13 Aug 1757, French and Indian War. The manuscript from which the following list is taken is a book of 109 pages, which was apparently made up for the General Assembly of Maryland. It is undated, but on page 28 is an entry, "To Capt. Elias Delashnut, Muster Roll, Aug. 13, 1757," and further on there is an account for 1758. It appears that this is a record for actual services. The first seven pages are given over to the claims of those on whom soldiers were quartered, while the remainder is devoted almost exclusively to muster rolls.

Capt. Joseph Capline's Muster Roll
  • To Adam Henthorn - 47 days service, 2 pounds, 7 shillings
  • To Adam Henthorn - 8 days service, 8 shillings
  • To Adam Henthorn, Cpl. - 6 days service, 8 shillings
  • To James Henthorn - 6 days service, 6 shillings
  • To John Henthorn, of Frederick - no entry, 1 pound, 12 shillings, 6p
(Source: Maryland Historical Magazine, Vol. IX, p. 260)

Court Records

5 Mar 1757, James Gilliland, his administration bond in common form by Hannah Gilliland, his administratrix with John Henthorn and James Henthorn of Frederick Co., Maryland for surators in sum of 300 pounds sterling, dated 5th day of March 1757. The surators sued Hannah for several years after 1757 to collect something due the estate. She had remarried, William Polk.
(There may be a further connection of Gilliland to Philip Henthorn but the note didn't explain it.)
(Source: Testamentary Proceedings, Maryland Hall of Records.)

12 Aug 1758, John Henthorn, farmer, Frederick Co., MD loaned John McIntyre, 23 pounds Maryland currency and took a mortgage on McIntyre's stock. Witnessed by Ralph Higgenbotham, Brice Bler.
(Source: Liber F, folio 513, Maryland Hall of Records)

24 Aug 1758, John Henthorn, farmer, Frederick Co., MD loaned John McIntyre, same county, 23 pounds, currency money and took a mortgage on McIntyre property, "Smith's Choice." Witnessed by, Joseph Smith and Pat Bainbridge.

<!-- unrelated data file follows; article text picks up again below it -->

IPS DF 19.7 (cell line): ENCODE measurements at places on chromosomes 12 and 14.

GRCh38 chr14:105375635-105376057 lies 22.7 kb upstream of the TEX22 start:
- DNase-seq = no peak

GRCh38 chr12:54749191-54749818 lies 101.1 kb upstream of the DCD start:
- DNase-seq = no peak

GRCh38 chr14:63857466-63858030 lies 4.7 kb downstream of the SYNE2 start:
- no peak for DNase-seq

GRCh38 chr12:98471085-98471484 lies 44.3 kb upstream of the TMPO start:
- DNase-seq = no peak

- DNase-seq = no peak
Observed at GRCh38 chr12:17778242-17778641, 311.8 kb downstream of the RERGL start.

(Source: Liber F, folio 530, Maryland Hall of Records)

19 Jun 1762, John Henthorn, of Frederick Co., released John McIntyre from the mortgage on "Smith's Choice," when Mc Intyre repaid him 23 pounds. Witnessed by ? Butler and Jas. Wailpn (last name not clear).
(Source: Liber H, folio 48, Maryland Hall of Records)

17 Jun 1763, "Thomas, Lord Fairfax did on the 17th day of June 1763 execute a ... for a term of lives unto a certain Frederick Huckleberry, of Frederick Co., Virginia for a tract or parcel of land, lying in said county, 278 acres being part of a larger tract of 2875 acres lying on Potomack Riber, there in Frederick county, since called Berkeley county. Whereas, the said Frederick Huckleberry did sell and dispose of said lease estate to a certain James Henthorn of Berkeley county."
(Source: Deed Book 13, p. 198, Martinsburg, WV)

(Note: The exact location of the property of James Henthorn, described above, is not known. It is supposed that being on the banks of the Potomack, as stated in James's will, that it was near the property of his brother John, near Tonoloway Creek, in the area of Berkeley Springs, VA/WV.)

All Saint's Parish, Frederick County, Maryland